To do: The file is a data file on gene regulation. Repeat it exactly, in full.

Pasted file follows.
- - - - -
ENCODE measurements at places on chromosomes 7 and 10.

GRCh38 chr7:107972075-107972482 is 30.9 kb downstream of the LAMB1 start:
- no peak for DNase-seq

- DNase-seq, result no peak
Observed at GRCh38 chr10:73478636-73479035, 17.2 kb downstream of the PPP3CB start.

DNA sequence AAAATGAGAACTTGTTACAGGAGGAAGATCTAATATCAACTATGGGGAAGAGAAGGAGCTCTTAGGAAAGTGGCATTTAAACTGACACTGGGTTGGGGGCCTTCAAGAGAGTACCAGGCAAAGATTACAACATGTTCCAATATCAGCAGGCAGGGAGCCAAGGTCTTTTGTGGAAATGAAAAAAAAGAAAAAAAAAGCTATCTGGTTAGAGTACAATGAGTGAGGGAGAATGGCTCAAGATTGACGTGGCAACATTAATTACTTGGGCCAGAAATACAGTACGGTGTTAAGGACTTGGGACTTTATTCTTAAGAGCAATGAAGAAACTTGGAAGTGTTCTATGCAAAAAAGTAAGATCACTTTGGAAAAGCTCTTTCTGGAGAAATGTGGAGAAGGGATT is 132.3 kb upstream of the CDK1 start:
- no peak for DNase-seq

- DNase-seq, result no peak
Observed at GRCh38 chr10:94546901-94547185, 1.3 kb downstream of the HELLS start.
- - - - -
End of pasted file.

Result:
ENCODE measurements at places on chromosomes 7 and 10.

GRCh38 chr7:107972075-107972482 is 30.9 kb downstream of the LAMB1 start:
- no peak for DNase-seq

- DNase-seq, result no peak
Observed at GRCh38 chr10:73478636-73479035, 17.2 kb downstream of the PPP3CB start.

DNA sequence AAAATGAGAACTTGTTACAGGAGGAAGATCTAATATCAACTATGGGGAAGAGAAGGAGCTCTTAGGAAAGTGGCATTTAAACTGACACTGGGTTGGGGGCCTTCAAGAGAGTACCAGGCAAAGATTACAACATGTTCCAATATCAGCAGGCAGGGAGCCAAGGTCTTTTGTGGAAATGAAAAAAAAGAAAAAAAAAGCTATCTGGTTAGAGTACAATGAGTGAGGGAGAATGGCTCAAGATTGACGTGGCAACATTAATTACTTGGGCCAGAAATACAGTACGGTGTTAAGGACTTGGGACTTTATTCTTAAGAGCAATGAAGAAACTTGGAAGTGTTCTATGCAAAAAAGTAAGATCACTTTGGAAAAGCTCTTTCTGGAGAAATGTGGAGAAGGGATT is 132.3 kb upstream of the CDK1 start:
- no peak for DNase-seq

- DNase-seq, result no peak
Observed at GRCh38 chr10:94546901-94547185, 1.3 kb downstream of the HELLS start.